Innovative conservationist finds art in the ecosystem
For Robert Erickson, conservation sometimes means knowing when not to do something.
Erickson, 57, of the San Juan Ridge, leaves the creekside areas of his San Juan Ridge land alone, and that is partially why he was named conservationist of the year for 2003. But the Nevada County Resource Conservation District also chose him for all the work he has done on 117 acres he shares with four other owners.
Erickson bought into the land in 1970, and the limited co-op decided to keep most of the property in wooded space. The next year was an eye-opener.
“We had a 16-acre fire here that started on Labor Day,” Erickson said. “We felt terrible about it, but we’ve learned a tremendous amount from that burn.”
Erickson and his fellow landowners built their houses from the salvage timber left from the burn and replanted the burned pines. The oak came back by itself, and today, there is no sign of the fire and the landowners have had to thin it, just like they have along the road leading into the property.
“We started to tie our property in with what was around us,” Erickson said, which includes Bureau of Land Management land, Tahoe National Forest and fuel breaks. They were looking to improve habitat and stop runaway wildfire in hopes of restoring fire to the ecosystem one day, and they are close.
Erickson and the other landowners heat their homes with the wood they clear, and Erickson uses it in his job as “a professional chairmaker.” He dries the wood in a solar kiln built back in the late 1970s.
“I think the solar wood-drying kiln is creatively using local materials,” Erickson said.
Erickson will not call himself an artist, but he will accept it if you call him a craftsman. He and several employees build chairs and other wood furniture with woods from all over the world.
From his land he uses madrone, black oak and pine. His work can be seen in the Smithsonian’s Renwick Gallery across the street from the White House, the Yale University Art Gallery, the Los Angeles County Museum of Art and in other facilities that recognize old-fashioned furniture making as much more than mass production.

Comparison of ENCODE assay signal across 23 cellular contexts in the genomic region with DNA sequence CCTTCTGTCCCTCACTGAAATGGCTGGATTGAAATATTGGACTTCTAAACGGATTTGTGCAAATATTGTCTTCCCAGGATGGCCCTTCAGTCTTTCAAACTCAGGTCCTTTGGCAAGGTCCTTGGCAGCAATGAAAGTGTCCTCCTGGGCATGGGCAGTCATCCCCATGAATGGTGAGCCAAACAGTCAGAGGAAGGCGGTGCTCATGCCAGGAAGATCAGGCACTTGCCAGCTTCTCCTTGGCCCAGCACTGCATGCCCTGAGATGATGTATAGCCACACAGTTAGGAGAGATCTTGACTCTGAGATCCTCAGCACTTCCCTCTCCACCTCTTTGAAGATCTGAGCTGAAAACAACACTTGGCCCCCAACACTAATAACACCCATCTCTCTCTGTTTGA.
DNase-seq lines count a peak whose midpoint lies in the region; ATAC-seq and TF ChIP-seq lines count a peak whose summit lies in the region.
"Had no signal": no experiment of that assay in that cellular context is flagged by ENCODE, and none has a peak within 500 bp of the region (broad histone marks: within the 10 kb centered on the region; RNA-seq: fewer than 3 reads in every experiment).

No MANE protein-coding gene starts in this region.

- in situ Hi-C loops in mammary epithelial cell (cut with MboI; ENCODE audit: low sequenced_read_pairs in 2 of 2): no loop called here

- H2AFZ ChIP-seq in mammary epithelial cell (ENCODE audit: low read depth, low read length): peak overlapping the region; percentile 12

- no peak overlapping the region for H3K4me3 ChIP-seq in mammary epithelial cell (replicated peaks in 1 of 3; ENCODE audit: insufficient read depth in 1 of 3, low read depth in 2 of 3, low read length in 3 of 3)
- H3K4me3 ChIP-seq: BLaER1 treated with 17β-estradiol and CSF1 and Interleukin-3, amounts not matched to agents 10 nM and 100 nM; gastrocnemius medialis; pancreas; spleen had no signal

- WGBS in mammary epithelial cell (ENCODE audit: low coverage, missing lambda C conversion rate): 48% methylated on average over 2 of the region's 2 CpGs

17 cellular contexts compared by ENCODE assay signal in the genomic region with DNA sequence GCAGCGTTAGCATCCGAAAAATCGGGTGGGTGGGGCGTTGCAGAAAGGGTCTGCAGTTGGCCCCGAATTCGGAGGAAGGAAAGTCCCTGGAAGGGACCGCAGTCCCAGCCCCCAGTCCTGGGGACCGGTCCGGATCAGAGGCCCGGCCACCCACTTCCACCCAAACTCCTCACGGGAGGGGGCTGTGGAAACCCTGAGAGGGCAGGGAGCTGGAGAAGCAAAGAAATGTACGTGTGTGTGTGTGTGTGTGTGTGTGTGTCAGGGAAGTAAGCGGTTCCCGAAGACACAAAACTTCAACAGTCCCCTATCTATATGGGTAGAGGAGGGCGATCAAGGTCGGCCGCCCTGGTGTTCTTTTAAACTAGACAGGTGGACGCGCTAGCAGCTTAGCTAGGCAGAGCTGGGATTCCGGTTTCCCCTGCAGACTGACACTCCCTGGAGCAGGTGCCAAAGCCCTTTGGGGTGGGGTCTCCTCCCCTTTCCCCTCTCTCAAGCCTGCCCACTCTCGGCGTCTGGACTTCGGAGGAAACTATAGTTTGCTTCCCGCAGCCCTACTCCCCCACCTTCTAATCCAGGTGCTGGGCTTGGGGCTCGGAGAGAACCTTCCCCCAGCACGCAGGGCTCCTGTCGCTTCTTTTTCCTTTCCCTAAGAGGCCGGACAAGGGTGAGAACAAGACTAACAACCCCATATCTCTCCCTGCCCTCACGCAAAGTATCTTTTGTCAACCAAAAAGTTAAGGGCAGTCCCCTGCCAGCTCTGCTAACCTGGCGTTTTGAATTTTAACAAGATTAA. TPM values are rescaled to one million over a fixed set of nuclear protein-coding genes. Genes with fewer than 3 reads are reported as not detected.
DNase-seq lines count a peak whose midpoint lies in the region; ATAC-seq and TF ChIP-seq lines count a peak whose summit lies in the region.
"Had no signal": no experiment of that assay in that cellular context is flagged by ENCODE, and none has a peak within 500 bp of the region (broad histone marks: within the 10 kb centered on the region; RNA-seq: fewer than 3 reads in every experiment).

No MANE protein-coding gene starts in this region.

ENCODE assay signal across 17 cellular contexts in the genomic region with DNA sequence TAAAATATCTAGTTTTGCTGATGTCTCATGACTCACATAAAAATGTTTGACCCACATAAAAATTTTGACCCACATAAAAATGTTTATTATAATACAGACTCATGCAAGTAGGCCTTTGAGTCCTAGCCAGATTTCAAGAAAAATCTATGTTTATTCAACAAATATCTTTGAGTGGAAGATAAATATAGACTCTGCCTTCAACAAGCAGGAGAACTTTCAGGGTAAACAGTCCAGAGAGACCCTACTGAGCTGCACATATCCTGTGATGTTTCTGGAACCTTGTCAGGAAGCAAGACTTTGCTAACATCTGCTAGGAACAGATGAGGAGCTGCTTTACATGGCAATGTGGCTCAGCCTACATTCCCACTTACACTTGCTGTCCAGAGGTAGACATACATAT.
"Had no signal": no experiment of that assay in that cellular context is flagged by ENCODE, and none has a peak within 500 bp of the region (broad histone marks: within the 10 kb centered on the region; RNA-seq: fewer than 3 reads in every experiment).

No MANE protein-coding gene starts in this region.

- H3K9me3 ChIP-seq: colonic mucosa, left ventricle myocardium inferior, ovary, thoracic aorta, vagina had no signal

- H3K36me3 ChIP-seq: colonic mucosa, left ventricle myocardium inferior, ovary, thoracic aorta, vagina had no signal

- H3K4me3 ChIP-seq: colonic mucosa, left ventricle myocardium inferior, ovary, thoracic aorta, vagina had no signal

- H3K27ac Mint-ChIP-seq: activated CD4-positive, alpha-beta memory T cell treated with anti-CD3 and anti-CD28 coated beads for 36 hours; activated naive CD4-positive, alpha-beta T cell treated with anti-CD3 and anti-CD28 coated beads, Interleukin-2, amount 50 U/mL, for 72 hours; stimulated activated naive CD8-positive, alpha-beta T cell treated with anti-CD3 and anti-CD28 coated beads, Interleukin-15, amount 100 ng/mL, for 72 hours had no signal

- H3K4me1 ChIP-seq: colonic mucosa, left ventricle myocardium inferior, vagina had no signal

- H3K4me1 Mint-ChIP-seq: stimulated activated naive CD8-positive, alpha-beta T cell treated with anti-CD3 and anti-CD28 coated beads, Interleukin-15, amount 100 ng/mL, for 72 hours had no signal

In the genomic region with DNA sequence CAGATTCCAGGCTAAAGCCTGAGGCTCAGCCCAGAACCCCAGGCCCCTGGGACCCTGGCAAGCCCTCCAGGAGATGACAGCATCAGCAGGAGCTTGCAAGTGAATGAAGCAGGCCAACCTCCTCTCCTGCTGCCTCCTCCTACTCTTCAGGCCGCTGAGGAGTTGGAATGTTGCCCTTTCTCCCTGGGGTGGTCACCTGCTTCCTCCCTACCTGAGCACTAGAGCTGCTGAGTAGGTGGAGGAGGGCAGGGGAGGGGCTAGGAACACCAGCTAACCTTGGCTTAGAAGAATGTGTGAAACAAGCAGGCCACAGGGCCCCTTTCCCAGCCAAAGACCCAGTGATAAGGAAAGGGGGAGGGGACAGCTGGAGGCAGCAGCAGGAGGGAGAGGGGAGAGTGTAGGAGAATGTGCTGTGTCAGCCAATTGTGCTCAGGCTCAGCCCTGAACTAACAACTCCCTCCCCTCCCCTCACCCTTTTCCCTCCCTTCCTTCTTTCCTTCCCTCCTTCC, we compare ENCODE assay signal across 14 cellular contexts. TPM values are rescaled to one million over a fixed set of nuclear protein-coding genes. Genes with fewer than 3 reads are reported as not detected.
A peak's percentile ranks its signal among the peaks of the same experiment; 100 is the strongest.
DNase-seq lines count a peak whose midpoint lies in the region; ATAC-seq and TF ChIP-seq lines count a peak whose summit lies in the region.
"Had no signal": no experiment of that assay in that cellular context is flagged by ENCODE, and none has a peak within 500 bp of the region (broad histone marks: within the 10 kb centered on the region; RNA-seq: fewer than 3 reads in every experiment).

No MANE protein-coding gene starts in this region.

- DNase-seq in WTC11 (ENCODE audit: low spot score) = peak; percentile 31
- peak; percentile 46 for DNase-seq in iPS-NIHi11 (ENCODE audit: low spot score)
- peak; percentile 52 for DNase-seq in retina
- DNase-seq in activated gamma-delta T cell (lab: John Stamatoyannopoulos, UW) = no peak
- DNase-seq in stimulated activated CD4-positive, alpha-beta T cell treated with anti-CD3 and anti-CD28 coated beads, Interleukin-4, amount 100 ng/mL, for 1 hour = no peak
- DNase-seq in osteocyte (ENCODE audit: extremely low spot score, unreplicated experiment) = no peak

In addition to cutting selected trees for conservation purposes, Erickson and friends built a pond, which he says has attracted “both mountain quail and California quail.” Their efforts have also maintained spotted owl habitat and homes for pileated woodpeckers.
Erickson did an informal survey of snags and other trees on the property, looking for habitat, and learned to leave 90 percent of the snags. He also figured out that the owls and woodpeckers preferred “ponderosa pine, some dead madrone and these funky old oaks, so we’re not as careful with the Douglas fir. We had a spotted owl last week.”
Besides trees, Erickson keeps Scotch broom off the land with a special pulling device so that it doesn’t spread.
“We clear the land together,” Erickson said of fellow landowners. The five houses are clustered on purpose to maximize open space, and there is a spirit of cooperation.
Although he was proud to win the award as acknowledgment of his work, “I felt it was more of a community interest” that won it.
The resource conservation district’s programs have helped immensely, Erickson said, and neighbors have taken advantage of them. “They’ve inspired us to put our money where our mouth is.”
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